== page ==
D.C.’s Complicated View of Cyberwar, Regulation, Liability

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Former NSA general counsel Stewart Baker shared his insight on Washington’s perceptions of cyberwar during his keynote address at the Cybersecurity Summit in Minneapolis.

MINNEAPOLIS – Lawmakers and politicians trying to equate cyberwar with a kinetic battle are misguided in putting the two on equal footing, said former National Security Agency general counsel Stewart A. Baker today in his keynote at the Cyber Security Summit.

“Cyberweapons are not like nuclear weapons and the thought that they’re better if you’re fighting a war is disconcerting because there’s no taboo in using them,” Baker said in his speech at the event here.

Baker, a partner with D.C. law firm Steptoe & Johnson, shared what he believes to be the Capitol Hill perspective on cybersecurity. He discussed a number of concerns, misconceptions and views of the legislative landscape that add up to a muddled view of cybersecurity in D.C. that lives against a complicated backdrop of competing domestic and international priorities.

The cyberwar discussion, for one, can be overwhelmed with hyperbole; the cyberwar-nuclear weapon equation is one such area. Nukes have been positioned as a deterrent in the 69 years since the end of World War II, and Baker said a concerted effort is made on some fronts in Washington to equate them with cyberweapons because the potential devastation to water, energy and communication infrastructure is similar.

Baker pointed out as an example that an attack such as Stuxnet, which put a dent in Iran’s nuclear program, exploited a weakness in the same programmable logic controllers running in power plants, refineries, water plants and other critical industries in the United States.

“An attacker could break all of that at once,” Baker said. “It would be like New Orleans after Hurricane Katrina—minus the National Guard rescues. It would be impossible to engage in civilian life. That is the vision of cyberwar.”

The lack of international oversight over the use of so-called cyberweapons such as Stuxnet and other advanced attacks has been discussed for years. There are no established rules of engagement and the laws governing war don’t cover cyberespionage. Baker said. That, however, isn’t stopping some groups from testing fortifications—Baker pointed to the bank DDoS attacks of late 2012, early 2013, calling it a demonstration of an enemy’s capability against the U.S. While the attacks were largely attributed to a group protesting an anti-Muslim movie on YouTube, Baker hinted that Iran may have been behind the attacks.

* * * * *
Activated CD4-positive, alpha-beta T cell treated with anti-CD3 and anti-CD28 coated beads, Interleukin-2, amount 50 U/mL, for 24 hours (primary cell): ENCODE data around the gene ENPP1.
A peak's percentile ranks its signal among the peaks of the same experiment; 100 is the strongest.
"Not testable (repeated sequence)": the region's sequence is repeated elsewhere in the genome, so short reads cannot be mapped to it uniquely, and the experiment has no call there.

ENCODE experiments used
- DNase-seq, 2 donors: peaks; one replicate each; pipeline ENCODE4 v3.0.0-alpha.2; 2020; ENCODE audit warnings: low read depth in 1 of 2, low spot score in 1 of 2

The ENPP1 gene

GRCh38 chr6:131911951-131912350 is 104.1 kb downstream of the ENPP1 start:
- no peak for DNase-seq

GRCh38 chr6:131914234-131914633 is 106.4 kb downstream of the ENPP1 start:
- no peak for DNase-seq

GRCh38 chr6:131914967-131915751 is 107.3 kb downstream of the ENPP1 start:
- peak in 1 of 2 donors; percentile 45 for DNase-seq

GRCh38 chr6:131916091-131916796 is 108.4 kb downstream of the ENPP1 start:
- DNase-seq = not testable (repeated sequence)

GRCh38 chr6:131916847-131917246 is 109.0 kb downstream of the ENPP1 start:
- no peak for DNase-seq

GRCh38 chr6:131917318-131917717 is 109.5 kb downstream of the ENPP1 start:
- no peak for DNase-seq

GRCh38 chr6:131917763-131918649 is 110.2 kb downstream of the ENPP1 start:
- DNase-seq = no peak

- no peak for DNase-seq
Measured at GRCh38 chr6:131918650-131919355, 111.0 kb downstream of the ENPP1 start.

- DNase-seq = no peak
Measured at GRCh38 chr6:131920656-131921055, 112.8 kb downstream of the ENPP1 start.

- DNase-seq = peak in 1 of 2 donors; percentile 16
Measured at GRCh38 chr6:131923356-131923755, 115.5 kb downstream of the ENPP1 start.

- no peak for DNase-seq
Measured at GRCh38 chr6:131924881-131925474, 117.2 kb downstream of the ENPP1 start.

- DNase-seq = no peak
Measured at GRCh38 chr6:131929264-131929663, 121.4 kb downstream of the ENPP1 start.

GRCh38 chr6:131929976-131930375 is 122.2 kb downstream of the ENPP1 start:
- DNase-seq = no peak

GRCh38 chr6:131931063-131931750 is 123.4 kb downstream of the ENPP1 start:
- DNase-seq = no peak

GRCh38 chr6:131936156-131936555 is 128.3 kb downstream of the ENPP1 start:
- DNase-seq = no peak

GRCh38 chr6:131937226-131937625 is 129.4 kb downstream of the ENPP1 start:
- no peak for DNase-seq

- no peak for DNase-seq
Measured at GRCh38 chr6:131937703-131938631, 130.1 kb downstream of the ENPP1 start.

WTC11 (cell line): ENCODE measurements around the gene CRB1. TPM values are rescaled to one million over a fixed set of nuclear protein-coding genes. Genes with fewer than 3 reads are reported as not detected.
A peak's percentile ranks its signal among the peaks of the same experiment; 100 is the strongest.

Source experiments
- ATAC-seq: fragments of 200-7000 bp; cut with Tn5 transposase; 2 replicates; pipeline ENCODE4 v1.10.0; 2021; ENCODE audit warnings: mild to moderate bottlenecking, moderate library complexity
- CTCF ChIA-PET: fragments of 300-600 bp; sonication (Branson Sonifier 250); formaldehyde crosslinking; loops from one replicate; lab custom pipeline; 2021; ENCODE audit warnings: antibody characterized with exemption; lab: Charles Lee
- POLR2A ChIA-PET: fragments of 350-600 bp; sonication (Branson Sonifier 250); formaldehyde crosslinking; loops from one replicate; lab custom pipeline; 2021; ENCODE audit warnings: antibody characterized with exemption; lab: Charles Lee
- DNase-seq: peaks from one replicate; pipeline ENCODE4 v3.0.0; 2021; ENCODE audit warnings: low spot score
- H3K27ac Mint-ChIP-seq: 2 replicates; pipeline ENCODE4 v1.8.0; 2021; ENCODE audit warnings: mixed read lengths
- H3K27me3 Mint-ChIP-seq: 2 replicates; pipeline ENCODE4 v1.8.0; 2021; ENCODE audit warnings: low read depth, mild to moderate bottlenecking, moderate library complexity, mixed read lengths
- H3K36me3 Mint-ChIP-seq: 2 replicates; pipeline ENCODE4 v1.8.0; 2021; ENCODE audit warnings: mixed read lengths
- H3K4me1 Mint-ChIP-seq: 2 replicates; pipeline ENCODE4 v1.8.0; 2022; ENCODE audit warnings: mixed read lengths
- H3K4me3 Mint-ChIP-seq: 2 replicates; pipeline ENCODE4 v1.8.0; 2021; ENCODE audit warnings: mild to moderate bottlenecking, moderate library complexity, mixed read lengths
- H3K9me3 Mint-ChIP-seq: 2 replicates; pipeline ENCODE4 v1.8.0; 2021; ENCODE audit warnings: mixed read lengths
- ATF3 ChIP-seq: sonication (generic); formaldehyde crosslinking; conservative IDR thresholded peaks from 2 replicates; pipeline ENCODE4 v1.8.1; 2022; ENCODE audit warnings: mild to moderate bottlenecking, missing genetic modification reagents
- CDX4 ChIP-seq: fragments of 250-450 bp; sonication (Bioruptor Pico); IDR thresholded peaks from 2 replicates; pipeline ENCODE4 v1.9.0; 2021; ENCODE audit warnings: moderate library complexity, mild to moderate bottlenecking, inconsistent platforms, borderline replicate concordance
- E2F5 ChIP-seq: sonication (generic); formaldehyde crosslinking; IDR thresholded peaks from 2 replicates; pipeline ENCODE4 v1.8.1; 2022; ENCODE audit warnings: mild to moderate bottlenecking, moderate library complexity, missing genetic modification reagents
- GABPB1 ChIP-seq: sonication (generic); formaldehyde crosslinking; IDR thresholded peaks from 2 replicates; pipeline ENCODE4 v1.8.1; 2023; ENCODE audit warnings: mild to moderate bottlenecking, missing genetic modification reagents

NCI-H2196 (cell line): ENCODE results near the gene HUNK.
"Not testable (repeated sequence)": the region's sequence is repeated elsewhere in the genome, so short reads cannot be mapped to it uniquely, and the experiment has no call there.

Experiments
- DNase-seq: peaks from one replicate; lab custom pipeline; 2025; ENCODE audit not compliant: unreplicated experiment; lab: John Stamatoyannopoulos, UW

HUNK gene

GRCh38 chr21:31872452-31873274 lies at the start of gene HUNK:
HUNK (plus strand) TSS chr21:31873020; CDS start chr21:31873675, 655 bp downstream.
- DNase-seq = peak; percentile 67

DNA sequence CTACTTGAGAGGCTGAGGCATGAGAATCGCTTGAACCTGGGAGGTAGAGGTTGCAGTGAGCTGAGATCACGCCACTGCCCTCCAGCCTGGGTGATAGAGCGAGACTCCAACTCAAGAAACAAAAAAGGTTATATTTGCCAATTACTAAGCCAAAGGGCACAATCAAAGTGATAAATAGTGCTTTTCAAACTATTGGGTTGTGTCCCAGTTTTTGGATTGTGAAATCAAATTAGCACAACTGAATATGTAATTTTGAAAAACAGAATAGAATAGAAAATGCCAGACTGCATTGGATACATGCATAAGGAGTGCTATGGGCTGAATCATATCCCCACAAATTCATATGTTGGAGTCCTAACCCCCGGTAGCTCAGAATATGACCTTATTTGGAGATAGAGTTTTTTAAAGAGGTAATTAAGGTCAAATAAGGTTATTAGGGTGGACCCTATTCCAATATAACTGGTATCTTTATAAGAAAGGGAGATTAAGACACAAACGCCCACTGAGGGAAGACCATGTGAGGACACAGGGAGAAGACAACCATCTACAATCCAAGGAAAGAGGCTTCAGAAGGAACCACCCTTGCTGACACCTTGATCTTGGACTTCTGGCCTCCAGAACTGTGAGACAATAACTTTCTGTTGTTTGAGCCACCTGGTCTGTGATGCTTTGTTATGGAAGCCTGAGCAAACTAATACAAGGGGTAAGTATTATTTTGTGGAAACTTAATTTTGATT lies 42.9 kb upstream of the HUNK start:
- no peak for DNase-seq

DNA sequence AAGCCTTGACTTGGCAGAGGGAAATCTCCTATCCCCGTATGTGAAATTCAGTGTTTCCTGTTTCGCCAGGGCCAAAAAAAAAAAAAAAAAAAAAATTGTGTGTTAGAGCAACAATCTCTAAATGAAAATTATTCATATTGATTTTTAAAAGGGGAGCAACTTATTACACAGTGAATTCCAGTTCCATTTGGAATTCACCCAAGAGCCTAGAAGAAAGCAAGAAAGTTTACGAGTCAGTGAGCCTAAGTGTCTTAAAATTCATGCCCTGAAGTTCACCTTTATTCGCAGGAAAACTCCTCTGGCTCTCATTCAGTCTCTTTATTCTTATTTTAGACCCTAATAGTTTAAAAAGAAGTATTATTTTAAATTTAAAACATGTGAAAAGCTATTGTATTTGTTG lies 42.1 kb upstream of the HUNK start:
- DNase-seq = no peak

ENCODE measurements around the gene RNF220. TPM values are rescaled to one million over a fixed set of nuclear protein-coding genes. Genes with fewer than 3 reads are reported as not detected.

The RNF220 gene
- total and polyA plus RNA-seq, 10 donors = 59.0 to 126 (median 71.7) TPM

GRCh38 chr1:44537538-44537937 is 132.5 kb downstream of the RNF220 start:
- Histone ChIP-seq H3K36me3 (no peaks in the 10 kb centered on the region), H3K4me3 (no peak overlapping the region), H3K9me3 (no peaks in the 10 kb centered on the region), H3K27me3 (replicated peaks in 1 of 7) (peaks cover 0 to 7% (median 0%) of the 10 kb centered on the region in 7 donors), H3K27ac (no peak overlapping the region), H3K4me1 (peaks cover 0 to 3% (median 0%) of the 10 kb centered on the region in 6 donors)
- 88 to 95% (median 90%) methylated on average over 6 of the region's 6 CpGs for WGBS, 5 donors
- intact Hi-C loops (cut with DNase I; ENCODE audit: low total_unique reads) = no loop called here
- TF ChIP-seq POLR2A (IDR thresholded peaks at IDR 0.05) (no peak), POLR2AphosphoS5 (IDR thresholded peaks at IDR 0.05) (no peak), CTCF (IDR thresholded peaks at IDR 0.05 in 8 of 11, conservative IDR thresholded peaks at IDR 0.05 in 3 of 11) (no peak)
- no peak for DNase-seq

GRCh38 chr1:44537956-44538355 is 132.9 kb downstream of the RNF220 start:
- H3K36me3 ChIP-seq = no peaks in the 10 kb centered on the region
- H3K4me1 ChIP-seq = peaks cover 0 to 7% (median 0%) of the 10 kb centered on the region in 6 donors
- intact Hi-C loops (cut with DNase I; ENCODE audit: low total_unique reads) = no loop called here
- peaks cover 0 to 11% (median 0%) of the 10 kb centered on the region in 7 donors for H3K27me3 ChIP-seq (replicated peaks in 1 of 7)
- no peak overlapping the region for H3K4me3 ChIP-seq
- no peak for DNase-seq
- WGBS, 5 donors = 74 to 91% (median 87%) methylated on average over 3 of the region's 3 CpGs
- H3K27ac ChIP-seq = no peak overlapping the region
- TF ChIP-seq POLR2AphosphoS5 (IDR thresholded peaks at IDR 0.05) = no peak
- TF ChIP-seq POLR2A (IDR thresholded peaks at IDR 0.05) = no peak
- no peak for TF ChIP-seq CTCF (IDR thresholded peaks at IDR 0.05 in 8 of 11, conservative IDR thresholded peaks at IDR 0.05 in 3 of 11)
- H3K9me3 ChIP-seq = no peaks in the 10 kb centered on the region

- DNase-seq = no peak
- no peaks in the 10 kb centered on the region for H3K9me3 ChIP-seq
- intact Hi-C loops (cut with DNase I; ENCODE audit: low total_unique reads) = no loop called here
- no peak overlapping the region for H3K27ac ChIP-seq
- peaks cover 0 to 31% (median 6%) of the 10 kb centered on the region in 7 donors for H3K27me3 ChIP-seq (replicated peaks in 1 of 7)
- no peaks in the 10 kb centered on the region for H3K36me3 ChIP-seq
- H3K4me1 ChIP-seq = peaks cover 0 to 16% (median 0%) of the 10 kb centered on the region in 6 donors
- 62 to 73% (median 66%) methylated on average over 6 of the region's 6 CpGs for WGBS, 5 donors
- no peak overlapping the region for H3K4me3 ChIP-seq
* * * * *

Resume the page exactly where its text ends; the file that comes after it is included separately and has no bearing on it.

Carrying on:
“It was a routine demonstration of their capability, and it was a way of testing the limitations of the U.S., and we took it,” Baker said, adding that if the U.S. indeed used kinetic force against Iran, that they could do worse. “The idea that you can’t use cyberweapons in a civilian context has already been undermined by states that actually use them. The likelihood that we can establish a norm against using them in order to protect civilian populations is limited. The likelihood of that stopping an escalation is remote. We need to face up to the prospect that cyberwar, when it comes, will be ugly and will harm civilians in a dramatic fashion.”

In the meantime, a cocktail of regulation and liability may nudge private and public sector organizations responsible for critical infrastructure, in particular, into doing the right thing. Baker said financial regulators, for one, are using the new NIST framework to press the financial services industry into adopting more aggressive defensive policies. One offshoot may be that telecommunications providers may be forced to up their security games at the insistence of financials who have longed for enhanced detection from communication providers.

“We’re halfway through a cycle of nudging carriers into providing full suite security capabilities,” Baker said. “The FCC chair [Tom Wheeler] said in vague terms that he expects a robust response or regulations may be forthcoming.”

Meanwhile, Congress, Baker said, has been mandating new security measures on the Department of Defense and its various contractors, frequent victims of targeted attacks from nation states. There are new rules, for example for the supply chain and even protecting unclassified information stored on DoD systems, as well as breach notification mandates. As for further liability, Baker said the sundry state data breach notification laws are the driver here, many of which are the precursor to fruitless class-action suits.

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